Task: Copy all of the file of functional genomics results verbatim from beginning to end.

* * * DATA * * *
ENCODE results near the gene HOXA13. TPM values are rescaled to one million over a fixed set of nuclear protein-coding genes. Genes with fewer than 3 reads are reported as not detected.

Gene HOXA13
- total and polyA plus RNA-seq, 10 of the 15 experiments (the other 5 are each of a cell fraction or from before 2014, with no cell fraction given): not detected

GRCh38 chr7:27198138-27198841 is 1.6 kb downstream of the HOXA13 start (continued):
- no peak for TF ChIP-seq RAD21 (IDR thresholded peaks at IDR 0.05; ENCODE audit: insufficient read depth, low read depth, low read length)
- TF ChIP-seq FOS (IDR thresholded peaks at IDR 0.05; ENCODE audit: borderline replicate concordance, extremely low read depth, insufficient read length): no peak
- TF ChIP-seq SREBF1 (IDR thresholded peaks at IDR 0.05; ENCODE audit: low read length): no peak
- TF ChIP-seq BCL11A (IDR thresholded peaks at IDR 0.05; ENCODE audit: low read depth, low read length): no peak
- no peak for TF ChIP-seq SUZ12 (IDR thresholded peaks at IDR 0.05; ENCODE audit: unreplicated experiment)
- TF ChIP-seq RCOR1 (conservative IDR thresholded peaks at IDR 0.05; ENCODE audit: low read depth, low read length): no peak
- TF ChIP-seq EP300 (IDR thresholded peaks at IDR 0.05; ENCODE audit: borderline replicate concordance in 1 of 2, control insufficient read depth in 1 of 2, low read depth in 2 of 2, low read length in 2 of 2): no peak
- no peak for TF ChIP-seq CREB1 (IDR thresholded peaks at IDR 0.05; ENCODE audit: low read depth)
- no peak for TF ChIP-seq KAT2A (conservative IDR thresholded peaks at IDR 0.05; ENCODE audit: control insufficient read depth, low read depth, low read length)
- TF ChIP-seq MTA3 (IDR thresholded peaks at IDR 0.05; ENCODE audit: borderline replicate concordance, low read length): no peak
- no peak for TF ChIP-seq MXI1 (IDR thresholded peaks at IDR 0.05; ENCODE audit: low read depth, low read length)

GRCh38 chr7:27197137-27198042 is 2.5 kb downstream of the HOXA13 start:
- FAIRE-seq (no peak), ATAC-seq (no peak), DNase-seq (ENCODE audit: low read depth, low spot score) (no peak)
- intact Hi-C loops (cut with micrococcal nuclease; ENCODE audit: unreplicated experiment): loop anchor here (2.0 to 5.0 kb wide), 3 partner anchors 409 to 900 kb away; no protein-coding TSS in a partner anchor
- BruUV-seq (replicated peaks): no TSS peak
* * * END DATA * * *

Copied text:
ENCODE results near the gene HOXA13. TPM values are rescaled to one million over a fixed set of nuclear protein-coding genes. Genes with fewer than 3 reads are reported as not detected.

Gene HOXA13
- total and polyA plus RNA-seq, 10 of the 15 experiments (the other 5 are each of a cell fraction or from before 2014, with no cell fraction given): not detected

GRCh38 chr7:27198138-27198841 is 1.6 kb downstream of the HOXA13 start (continued):
- no peak for TF ChIP-seq RAD21 (IDR thresholded peaks at IDR 0.05; ENCODE audit: insufficient read depth, low read depth, low read length)
- TF ChIP-seq FOS (IDR thresholded peaks at IDR 0.05; ENCODE audit: borderline replicate concordance, extremely low read depth, insufficient read length): no peak
- TF ChIP-seq SREBF1 (IDR thresholded peaks at IDR 0.05; ENCODE audit: low read length): no peak
- TF ChIP-seq BCL11A (IDR thresholded peaks at IDR 0.05; ENCODE audit: low read depth, low read length): no peak
- no peak for TF ChIP-seq SUZ12 (IDR thresholded peaks at IDR 0.05; ENCODE audit: unreplicated experiment)
- TF ChIP-seq RCOR1 (conservative IDR thresholded peaks at IDR 0.05; ENCODE audit: low read depth, low read length): no peak
- TF ChIP-seq EP300 (IDR thresholded peaks at IDR 0.05; ENCODE audit: borderline replicate concordance in 1 of 2, control insufficient read depth in 1 of 2, low read depth in 2 of 2, low read length in 2 of 2): no peak
- no peak for TF ChIP-seq CREB1 (IDR thresholded peaks at IDR 0.05; ENCODE audit: low read depth)
- no peak for TF ChIP-seq KAT2A (conservative IDR thresholded peaks at IDR 0.05; ENCODE audit: control insufficient read depth, low read depth, low read length)
- TF ChIP-seq MTA3 (IDR thresholded peaks at IDR 0.05; ENCODE audit: borderline replicate concordance, low read length): no peak
- no peak for TF ChIP-seq MXI1 (IDR thresholded peaks at IDR 0.05; ENCODE audit: low read depth, low read length)

GRCh38 chr7:27197137-27198042 is 2.5 kb downstream of the HOXA13 start:
- FAIRE-seq (no peak), ATAC-seq (no peak), DNase-seq (ENCODE audit: low read depth, low spot score) (no peak)
- intact Hi-C loops (cut with micrococcal nuclease; ENCODE audit: unreplicated experiment): loop anchor here (2.0 to 5.0 kb wide), 3 partner anchors 409 to 900 kb away; no protein-coding TSS in a partner anchor
- BruUV-seq (replicated peaks): no TSS peak